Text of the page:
Baxter Block as it was later known was an iconic accommodation cluster within Ballykinlar (Ballykinler) Camp in Country Down. This portion of the accommodation had a long and colourful history, first being relocated from The Curragh camp in order to house the newly raised 36th (Ulster) Division, and later to house republican internees in the early 1920s. Since then, the rudimentary buildings were used as overflow accommodation for the training camp. In 2012/13 the last of the block was demolished, and after Lottery funding had been received, one of the blocks was painstakingly dismantled and relocated to the Somme Heritage Centre on the edge of the Clandeboye Estate, where the 36th (Ulster) Division trained prior to their deployment to France during the First World War.
Why was it called Baxter Block?
Added January 2017. After a chance piece of research, I discovered perhaps the history of the name for this historic block in Ballykinlar. Henry Joseph Patrick “Harry” Baxter OBE GM KM (8 April 1921 – 10 January 2007), an Irish born Catholic, joined the British Army in 1942 as a career soldier. In 1973, Baxter, now Brigadier, assumed control of the Ulster Defence Regiment (UDR) as Regimental Commander and continued through some of the Regiments more troubled years. He remained as Colonel Commandant until 1986. It is more than likely that as the UDR was stationed and trained in Ballykinlar that the Baxter name be given to this block.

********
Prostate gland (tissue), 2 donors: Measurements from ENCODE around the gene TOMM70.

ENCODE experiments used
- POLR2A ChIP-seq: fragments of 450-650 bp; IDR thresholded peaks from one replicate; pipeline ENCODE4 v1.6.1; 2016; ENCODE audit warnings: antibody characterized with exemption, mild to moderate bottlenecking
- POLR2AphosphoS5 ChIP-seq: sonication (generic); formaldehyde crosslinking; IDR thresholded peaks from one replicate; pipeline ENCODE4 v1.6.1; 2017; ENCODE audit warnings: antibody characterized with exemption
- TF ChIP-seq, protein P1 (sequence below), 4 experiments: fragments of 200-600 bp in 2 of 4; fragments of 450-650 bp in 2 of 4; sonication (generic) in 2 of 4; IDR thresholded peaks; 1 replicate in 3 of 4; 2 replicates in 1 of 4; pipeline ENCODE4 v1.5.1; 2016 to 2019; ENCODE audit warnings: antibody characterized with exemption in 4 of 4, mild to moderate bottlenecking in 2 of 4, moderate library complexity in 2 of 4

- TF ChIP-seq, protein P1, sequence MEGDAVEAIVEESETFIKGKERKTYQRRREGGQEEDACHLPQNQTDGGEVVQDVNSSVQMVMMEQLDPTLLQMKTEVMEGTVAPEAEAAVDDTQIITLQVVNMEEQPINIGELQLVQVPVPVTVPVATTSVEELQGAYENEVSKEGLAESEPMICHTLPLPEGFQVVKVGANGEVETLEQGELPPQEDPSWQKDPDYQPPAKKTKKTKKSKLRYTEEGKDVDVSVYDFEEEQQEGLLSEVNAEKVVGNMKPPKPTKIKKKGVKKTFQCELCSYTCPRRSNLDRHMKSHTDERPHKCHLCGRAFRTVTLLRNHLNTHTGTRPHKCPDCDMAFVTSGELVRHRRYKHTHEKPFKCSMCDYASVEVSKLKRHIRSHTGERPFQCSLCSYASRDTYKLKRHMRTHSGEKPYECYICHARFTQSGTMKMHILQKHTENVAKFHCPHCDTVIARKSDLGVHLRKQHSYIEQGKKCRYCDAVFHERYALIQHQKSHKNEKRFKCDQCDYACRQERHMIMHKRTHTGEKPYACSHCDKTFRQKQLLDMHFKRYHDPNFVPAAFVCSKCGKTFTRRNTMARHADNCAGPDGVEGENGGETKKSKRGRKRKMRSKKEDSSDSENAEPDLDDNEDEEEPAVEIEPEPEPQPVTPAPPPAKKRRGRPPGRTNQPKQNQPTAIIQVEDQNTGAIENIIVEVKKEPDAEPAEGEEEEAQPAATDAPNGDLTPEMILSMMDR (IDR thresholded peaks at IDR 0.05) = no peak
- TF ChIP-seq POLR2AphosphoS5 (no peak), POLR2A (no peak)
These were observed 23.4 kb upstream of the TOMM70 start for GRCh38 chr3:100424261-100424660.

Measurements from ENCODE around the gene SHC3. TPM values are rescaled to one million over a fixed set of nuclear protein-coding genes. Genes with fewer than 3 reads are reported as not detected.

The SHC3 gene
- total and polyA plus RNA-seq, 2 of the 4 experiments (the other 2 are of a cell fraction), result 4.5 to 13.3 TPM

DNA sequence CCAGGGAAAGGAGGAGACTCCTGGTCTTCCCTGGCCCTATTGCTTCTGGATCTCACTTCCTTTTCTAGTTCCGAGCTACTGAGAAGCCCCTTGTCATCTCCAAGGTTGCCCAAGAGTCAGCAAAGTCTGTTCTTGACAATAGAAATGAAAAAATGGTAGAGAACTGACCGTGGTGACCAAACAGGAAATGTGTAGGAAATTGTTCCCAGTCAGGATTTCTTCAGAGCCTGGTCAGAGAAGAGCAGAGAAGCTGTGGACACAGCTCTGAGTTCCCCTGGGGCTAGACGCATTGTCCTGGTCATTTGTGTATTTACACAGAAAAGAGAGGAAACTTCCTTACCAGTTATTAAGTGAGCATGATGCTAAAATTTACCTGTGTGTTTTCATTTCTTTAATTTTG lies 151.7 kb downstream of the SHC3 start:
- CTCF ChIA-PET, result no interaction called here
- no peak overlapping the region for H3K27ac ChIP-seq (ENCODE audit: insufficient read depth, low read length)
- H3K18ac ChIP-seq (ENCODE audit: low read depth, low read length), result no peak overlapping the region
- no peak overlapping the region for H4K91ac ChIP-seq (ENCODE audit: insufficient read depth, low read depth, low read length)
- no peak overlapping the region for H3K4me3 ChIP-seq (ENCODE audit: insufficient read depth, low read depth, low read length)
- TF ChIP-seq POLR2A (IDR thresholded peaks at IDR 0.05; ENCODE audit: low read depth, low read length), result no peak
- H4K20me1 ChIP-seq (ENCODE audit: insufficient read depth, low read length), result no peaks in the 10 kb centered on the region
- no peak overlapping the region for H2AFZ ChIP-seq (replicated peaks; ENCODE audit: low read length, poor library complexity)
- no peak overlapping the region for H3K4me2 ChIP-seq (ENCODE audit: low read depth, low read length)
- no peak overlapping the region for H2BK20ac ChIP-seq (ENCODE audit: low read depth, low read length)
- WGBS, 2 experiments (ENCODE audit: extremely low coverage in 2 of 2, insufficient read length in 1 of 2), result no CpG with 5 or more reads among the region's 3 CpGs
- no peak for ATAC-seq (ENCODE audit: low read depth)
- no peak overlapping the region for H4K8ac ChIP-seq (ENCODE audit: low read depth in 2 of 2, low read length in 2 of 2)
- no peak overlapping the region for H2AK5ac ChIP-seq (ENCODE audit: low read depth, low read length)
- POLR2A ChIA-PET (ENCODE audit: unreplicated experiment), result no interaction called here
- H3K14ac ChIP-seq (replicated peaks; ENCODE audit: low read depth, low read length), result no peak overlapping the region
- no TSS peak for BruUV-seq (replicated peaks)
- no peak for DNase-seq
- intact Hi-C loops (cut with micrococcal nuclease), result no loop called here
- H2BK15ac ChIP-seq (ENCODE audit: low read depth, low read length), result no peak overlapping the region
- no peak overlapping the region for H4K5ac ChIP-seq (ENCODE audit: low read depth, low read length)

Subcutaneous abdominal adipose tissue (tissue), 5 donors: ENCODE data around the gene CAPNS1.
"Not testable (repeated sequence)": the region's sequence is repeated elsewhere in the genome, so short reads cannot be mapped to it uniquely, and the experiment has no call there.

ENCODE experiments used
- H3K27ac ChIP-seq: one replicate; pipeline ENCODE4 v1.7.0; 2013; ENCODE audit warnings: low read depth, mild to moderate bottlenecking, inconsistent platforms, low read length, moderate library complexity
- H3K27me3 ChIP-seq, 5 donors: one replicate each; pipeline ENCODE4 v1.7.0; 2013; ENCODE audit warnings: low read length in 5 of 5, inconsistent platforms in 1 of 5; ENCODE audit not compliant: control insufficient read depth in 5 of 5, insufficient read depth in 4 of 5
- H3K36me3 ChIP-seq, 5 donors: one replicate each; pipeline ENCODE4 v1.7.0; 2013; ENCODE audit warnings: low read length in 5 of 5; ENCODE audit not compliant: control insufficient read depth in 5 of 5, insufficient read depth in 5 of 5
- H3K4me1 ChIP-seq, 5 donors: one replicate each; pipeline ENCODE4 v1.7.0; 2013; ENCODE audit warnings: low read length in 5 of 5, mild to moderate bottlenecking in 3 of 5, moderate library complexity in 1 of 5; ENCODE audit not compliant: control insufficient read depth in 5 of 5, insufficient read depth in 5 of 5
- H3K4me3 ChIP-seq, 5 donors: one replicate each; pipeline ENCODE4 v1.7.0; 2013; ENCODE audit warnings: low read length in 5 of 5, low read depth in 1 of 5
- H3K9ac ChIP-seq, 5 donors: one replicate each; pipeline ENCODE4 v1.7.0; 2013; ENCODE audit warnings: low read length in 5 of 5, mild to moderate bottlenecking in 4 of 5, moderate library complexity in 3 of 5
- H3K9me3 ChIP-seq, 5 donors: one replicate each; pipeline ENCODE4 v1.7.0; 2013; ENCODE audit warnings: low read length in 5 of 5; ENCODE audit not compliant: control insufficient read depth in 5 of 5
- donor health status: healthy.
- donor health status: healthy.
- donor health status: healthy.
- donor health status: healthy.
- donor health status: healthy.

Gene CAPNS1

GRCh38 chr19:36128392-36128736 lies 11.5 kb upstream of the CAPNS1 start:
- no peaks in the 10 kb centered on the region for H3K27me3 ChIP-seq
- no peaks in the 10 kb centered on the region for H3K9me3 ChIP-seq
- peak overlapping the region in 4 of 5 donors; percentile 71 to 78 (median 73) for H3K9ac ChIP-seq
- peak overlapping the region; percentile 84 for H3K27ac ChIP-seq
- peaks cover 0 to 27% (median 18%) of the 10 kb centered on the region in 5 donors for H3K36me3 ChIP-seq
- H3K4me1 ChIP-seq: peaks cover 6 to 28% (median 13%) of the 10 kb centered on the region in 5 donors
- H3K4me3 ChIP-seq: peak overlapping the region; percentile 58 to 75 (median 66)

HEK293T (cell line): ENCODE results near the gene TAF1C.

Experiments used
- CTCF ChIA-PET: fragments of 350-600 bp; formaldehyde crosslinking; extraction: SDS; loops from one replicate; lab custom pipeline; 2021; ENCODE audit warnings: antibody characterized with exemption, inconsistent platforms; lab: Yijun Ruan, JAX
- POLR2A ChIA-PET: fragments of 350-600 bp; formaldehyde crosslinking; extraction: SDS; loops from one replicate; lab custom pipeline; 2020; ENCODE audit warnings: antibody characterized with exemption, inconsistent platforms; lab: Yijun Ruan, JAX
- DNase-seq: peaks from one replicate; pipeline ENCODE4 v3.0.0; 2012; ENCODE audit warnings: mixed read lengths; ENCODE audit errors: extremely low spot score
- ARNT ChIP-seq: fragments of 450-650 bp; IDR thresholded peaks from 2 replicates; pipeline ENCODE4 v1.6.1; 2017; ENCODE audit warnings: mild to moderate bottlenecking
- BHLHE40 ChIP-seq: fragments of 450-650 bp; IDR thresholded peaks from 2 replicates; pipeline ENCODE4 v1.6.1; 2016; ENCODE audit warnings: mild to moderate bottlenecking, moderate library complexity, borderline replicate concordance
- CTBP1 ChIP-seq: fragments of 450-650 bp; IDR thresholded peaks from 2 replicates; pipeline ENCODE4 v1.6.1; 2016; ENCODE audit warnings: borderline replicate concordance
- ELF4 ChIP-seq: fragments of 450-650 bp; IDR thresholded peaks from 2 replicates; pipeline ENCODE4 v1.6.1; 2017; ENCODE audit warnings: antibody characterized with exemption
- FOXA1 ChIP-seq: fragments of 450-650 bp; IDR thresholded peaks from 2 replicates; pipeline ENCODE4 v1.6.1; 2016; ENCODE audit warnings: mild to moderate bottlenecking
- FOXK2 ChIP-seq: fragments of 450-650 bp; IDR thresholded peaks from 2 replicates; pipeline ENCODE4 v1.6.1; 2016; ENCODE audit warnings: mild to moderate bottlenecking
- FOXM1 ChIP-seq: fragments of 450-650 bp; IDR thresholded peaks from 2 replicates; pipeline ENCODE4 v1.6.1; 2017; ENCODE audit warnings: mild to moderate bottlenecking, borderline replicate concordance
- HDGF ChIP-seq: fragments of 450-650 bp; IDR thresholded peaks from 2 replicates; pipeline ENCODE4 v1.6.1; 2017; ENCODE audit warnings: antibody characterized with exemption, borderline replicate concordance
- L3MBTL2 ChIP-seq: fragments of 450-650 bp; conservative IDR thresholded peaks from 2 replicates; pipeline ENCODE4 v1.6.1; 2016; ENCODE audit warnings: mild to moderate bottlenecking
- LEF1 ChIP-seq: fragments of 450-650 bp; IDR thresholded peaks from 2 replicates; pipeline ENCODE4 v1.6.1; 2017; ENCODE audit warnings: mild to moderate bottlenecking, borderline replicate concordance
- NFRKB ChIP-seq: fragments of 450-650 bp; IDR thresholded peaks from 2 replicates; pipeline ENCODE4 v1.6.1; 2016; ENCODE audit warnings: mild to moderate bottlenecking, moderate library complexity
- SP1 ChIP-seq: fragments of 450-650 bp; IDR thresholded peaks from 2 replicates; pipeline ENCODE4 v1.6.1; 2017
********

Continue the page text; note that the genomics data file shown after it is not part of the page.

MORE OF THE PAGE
Block 43 has found a great new home at the Somme Museum in Conlig. After being painstakingly dismantled and rebuilt, it now looks better than ever and is open for visitors.